Self-employment as a chimney sweep through vocational rehabilitation
Michel Kuosmanen keeps houses’ chimney flues and ventilation shafts in safe and in working order in the Lohja region. Vocational rehabilitation created a foundation for his new career as a chimney sweep.
Coming into the 2010s, Kuosmanen was going through a difficult time. He had been working as a lighting installer for years. He spent a lot of time travelling around Finland; he was on the road for 150 to 200 days each year.
“I would often leave on a Sunday and return on Friday. It was tough. And with my children’s wrestling hobby often taking up the weekend with training camps around Finland and overseas as well, there was very little time for me to recover,” says Kuosmanen.
Off the sofa
Kuosmanen burned out and was forced to go on sick leave several times, for a total period of around one year and four months.
“For a year I just sat on the sofa. I was too tired to do anything. Then I thought ‘I have to get up’,” he says.
Around the same time, a chimney sweep climbed onto his roof. Kuosmanen watched the professional at his work and thought: that could be fun. That is also what he thought of the work performed by the garbage collector whose truck pulled into his yard. Useful, hands-on work.
No going back
Finally Kuosmanen applied for vocational rehabilitation and was granted it in spring 2011. First a plan was hatched for him to return to his old job through a work trial. That is something Kuosmanen did not want to do. At the same time the company transferred the majority of its operations to Poland. There would have been no going back after all.
He had to come up with something else, which was a good thing.
Vocational psychologist’s help speeded up return to work
Varma arranged planning for Michel Kuosmanen’s return to work. In practice this meant discussions with a vocational psychologist appointed by Varma.
“It was a great experience. We talked, or should I say I talked, for two hours at a time,” Kuosmanen grins.
“And during the second session we looked into what I could do. I still sometimes felt that I didn’t want to get off the sofa. I was scared. The psychologist was helpful and encouraging. Without that, it would probably have taken me longer to return to work.”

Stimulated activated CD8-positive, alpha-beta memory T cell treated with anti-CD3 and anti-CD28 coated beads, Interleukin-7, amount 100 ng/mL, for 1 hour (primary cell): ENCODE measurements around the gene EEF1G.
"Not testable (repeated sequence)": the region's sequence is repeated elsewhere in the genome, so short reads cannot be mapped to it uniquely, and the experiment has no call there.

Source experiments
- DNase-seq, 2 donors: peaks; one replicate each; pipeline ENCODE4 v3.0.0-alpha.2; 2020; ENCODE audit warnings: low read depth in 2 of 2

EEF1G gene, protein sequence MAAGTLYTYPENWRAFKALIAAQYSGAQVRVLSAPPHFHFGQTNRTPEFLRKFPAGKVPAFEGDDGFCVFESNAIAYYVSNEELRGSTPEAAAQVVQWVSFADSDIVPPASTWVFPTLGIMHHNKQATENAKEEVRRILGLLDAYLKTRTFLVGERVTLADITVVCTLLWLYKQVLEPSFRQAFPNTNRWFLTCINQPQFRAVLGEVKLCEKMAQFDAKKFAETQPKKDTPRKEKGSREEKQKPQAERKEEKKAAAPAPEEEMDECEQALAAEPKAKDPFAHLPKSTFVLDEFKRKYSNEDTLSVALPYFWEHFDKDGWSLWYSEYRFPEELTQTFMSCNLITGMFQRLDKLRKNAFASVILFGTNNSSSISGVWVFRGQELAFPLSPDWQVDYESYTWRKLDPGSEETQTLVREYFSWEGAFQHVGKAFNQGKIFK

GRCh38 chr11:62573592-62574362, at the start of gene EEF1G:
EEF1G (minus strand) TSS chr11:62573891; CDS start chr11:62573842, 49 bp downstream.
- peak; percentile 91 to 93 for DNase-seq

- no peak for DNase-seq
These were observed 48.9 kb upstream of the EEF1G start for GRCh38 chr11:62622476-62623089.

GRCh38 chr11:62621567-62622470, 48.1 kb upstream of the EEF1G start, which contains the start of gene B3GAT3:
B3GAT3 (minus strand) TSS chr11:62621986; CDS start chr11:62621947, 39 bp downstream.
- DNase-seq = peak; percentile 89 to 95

Apprenticeship training to learn a new trade
The vocational psychologist helped Kuosmanen look at a long list of professions of which he selected two: chimney sweep and garbage truck driver. Being a chimney sweep felt more like his thing. It keeps you on the move and allows you to come into contact with people. It was perfect for the positive and talkative Kuosmanen. The job is a responsible one and important because it involves fire safety. Another positive aspect is its hands-on nature.
“I didn’t want to go back to school. You learn to be a chimney sweep through an apprenticeship,” Kuosmanen explains. It is also an option for adults.
Pick up the phone and become an apprentice
Kuosmanen found his apprenticeship positions himself. He looked up the contact details for chimney sweeps on Google and started calling them one by one. He made the first calls from the vocational psychologist’s office. He was soon offered a spot and his apprenticeship was on its way.
Kuosmanen achieved his vocational chimney sweep degree in two years. The two-month-long stretches of work were interspersed with one-week periods in school. They studied legislation, construction regulations, customer service and business, among other things.
Self-employed and happy
Michel Kuosmanen’s goal from day one was to establish his own chimney sweeping company. That is why he applied for two different kinds of apprenticeships, in order to gain the best know-how he could.
Kuosmanen’s business, MK Nuohous ja IV is now in its first year. Chimney sweeps are in short supply so his prospects are good.
Now a self-employed person, happy with his work and suitably busy climbs onto the roofs of houses in southern Finland – and makes it home every evening to his family.
Vocational rehabilitation in brief
- possibility to apply after a long sick leave or rehabilitation benefit, also for self-employed persons
- means transferring to tasks that are more suitable to one’s state of health, possibly a change of profession
- rehabilitation allowance is paid out during vocational rehabilitation
- work trials ease the return to work, job coaching helps to take on new tasks
- in 2013 more than 9,500 people applied for vocational rehabilitation (all earnings-related pension companies)
- more than 80% were granted rehabilitation
- musculoskeletal diseases most common reason
Sources: Varma, Finnish Centre for Pensions
Text: Riitta Gullman
Photo: MK Nuohous ja IV